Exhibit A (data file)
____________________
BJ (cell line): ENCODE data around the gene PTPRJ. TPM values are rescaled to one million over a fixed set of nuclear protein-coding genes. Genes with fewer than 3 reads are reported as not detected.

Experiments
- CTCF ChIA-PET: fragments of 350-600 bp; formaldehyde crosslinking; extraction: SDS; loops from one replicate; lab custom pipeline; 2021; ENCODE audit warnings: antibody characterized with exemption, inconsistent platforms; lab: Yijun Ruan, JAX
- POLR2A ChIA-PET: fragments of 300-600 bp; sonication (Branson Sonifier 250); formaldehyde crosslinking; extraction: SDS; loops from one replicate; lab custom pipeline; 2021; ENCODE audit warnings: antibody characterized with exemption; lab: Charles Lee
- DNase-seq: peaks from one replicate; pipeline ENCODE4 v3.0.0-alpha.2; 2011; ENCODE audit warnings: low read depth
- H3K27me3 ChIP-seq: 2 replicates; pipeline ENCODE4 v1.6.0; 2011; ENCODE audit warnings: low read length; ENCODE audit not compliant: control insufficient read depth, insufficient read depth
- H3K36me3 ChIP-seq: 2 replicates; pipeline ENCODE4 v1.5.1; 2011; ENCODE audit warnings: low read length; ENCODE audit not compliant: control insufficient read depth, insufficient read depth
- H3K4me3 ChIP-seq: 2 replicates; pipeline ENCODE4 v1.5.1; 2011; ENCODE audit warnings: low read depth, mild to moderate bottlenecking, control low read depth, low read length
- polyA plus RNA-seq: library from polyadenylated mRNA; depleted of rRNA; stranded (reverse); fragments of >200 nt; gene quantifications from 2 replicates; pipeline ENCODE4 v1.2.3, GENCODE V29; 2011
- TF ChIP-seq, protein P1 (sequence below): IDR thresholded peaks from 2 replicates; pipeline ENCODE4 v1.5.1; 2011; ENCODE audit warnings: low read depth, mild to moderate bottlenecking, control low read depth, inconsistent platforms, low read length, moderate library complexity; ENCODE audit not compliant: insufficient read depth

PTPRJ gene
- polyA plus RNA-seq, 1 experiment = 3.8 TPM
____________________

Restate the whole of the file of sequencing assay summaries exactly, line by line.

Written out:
BJ (cell line): ENCODE data around the gene PTPRJ. TPM values are rescaled to one million over a fixed set of nuclear protein-coding genes. Genes with fewer than 3 reads are reported as not detected.

Experiments
- CTCF ChIA-PET: fragments of 350-600 bp; formaldehyde crosslinking; extraction: SDS; loops from one replicate; lab custom pipeline; 2021; ENCODE audit warnings: antibody characterized with exemption, inconsistent platforms; lab: Yijun Ruan, JAX
- POLR2A ChIA-PET: fragments of 300-600 bp; sonication (Branson Sonifier 250); formaldehyde crosslinking; extraction: SDS; loops from one replicate; lab custom pipeline; 2021; ENCODE audit warnings: antibody characterized with exemption; lab: Charles Lee
- DNase-seq: peaks from one replicate; pipeline ENCODE4 v3.0.0-alpha.2; 2011; ENCODE audit warnings: low read depth
- H3K27me3 ChIP-seq: 2 replicates; pipeline ENCODE4 v1.6.0; 2011; ENCODE audit warnings: low read length; ENCODE audit not compliant: control insufficient read depth, insufficient read depth
- H3K36me3 ChIP-seq: 2 replicates; pipeline ENCODE4 v1.5.1; 2011; ENCODE audit warnings: low read length; ENCODE audit not compliant: control insufficient read depth, insufficient read depth
- H3K4me3 ChIP-seq: 2 replicates; pipeline ENCODE4 v1.5.1; 2011; ENCODE audit warnings: low read depth, mild to moderate bottlenecking, control low read depth, low read length
- polyA plus RNA-seq: library from polyadenylated mRNA; depleted of rRNA; stranded (reverse); fragments of >200 nt; gene quantifications from 2 replicates; pipeline ENCODE4 v1.2.3, GENCODE V29; 2011
- TF ChIP-seq, protein P1 (sequence below): IDR thresholded peaks from 2 replicates; pipeline ENCODE4 v1.5.1; 2011; ENCODE audit warnings: low read depth, mild to moderate bottlenecking, control low read depth, inconsistent platforms, low read length, moderate library complexity; ENCODE audit not compliant: insufficient read depth

PTPRJ gene
- polyA plus RNA-seq, 1 experiment = 3.8 TPM